• if a temporary employee has a contract expiring in July 2020, the Government would offer an extension to October 2020;
  • if a temporary employee has a contract expiring in September 2020, the Government would offer an extension to December 2020.

If directorates and agencies are unable to utilise a temporary employee in the same position, the employee may be reassigned to other duties either within the directorate/agency or to another directorate/ agency in accordance with the ACTPS guidance: Emergency-Response-ACTPS-Staff-Entitlements-During-Novel-Coronavirus-COVID-19.

There is no need to use ‘COVID-19 Leave’ to ‘make up’ for hours like you would with flextime. Even if an employee only does a percentage of what they otherwise would, they are considered to be working. The employee may not necessarily be completing all their hours in a day or in a week. The distinguishing factor is whether the employee is willing and available to work. The focus should be on output rather than hours and a high degree of flexibility and understanding is required from both employer and employee at this time.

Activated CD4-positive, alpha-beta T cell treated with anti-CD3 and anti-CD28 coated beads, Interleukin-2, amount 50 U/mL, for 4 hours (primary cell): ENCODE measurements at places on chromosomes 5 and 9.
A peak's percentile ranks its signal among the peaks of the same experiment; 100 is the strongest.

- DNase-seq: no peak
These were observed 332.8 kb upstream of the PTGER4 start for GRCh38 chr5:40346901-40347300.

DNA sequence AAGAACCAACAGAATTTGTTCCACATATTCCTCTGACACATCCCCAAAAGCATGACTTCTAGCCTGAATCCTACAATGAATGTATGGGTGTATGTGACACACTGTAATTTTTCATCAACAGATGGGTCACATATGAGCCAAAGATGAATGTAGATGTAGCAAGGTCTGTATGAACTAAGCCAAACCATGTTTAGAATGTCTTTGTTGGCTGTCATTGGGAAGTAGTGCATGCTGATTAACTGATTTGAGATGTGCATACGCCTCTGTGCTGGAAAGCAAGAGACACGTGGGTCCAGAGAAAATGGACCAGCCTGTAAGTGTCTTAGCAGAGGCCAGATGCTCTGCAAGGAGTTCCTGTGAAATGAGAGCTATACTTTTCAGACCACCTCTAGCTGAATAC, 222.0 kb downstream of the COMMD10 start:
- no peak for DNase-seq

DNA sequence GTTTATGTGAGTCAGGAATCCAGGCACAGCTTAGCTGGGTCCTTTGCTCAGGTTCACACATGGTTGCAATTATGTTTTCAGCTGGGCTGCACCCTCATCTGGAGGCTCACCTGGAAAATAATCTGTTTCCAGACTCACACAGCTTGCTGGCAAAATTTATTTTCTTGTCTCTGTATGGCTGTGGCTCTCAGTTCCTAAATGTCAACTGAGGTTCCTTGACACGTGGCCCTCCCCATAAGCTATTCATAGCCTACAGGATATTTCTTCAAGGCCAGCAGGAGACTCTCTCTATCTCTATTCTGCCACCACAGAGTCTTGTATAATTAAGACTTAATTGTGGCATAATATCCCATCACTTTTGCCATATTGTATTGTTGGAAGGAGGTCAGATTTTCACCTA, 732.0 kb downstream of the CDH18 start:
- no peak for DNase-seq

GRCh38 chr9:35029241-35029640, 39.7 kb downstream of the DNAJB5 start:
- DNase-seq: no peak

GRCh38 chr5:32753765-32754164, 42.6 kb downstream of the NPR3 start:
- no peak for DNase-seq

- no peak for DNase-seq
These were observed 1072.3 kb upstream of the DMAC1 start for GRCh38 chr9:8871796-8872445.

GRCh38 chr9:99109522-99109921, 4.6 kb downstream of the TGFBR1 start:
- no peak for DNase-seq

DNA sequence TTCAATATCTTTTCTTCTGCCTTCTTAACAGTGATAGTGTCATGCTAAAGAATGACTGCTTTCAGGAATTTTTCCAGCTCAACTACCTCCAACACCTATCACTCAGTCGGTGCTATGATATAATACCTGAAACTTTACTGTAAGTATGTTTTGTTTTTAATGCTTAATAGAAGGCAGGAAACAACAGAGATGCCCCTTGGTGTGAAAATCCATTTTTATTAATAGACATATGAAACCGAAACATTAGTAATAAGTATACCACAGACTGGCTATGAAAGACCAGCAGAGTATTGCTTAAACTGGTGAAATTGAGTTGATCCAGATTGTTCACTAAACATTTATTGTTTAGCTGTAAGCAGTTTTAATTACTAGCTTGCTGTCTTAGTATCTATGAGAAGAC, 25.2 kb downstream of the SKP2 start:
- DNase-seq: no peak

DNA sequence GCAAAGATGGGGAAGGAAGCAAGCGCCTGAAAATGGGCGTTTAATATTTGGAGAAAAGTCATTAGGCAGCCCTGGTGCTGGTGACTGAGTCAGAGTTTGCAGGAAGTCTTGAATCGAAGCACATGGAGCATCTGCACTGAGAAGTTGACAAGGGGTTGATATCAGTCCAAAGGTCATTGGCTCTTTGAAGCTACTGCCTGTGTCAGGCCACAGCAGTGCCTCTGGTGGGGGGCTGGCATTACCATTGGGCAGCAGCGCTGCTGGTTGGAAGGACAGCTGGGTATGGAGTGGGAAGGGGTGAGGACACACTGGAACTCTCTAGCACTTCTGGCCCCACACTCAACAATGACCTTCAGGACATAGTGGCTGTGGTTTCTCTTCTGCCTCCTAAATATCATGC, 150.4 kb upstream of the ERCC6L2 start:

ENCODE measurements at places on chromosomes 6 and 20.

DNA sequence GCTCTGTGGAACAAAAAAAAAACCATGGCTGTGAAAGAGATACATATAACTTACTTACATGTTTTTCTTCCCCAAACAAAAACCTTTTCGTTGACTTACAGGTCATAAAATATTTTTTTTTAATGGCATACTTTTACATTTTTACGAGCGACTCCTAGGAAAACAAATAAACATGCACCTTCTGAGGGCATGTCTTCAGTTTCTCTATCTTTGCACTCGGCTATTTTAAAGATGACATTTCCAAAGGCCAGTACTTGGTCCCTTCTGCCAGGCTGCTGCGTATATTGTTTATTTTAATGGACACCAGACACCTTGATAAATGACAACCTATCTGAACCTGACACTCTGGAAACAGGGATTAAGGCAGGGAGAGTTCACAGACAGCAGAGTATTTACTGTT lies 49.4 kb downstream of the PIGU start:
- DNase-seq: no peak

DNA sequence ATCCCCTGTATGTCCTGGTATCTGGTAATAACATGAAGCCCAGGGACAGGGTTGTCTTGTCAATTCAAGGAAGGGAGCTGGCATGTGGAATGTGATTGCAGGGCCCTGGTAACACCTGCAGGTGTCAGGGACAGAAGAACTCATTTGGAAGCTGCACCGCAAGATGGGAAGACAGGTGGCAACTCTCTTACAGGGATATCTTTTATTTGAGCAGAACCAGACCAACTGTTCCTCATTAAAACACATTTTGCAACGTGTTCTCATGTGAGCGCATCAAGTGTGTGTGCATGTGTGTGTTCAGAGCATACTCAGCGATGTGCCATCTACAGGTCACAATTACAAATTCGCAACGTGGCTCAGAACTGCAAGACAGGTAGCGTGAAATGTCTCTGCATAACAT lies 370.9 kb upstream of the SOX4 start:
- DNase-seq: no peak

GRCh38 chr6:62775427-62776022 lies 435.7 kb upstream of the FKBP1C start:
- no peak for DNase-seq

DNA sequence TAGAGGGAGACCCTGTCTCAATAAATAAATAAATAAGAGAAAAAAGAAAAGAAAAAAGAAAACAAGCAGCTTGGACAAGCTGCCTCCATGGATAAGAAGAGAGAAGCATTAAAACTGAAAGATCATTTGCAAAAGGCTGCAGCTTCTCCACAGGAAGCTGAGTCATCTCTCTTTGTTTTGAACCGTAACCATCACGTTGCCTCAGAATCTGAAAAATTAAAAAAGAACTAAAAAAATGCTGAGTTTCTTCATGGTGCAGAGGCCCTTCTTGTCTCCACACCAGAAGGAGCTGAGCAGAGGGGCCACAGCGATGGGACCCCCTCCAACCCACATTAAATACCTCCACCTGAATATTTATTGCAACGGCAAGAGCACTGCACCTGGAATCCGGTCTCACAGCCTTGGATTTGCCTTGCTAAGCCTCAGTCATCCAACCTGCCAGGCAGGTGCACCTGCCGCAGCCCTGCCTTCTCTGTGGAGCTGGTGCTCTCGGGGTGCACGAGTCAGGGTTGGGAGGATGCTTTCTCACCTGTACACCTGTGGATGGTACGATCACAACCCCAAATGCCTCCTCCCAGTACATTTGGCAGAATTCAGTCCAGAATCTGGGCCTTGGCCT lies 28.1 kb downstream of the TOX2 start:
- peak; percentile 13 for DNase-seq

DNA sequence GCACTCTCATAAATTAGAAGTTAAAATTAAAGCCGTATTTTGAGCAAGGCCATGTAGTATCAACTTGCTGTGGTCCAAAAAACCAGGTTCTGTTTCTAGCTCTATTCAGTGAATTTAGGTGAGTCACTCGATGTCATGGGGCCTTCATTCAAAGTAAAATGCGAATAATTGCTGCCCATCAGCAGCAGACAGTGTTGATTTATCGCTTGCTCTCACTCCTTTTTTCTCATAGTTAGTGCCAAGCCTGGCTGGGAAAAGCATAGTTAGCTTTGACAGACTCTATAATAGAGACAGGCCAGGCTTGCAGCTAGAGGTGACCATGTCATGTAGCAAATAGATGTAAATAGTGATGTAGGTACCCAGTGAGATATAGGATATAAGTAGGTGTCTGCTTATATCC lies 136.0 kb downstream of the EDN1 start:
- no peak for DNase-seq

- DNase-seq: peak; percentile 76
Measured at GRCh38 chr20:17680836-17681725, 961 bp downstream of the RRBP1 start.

Equally, an employee who is on ‘COVID-19 Leave’ (for instance because there are insufficient duties they can perform from home) can still be asked to perform some work. They would not need to be taken off COVID-19 Leave every time, if they just do a few hours here or there. It’s a judgement call whether they are working more than they are not working and vice versa.

In the event that an employee does not want to work and not be available to work, they should take leave in the normal fashion, or negotiate a part-time arrangement. That may include a circumstance where an employee does not want to be ‘working’ on a particular day of the week, or only wants to be contactable for a set number of hours on any given day.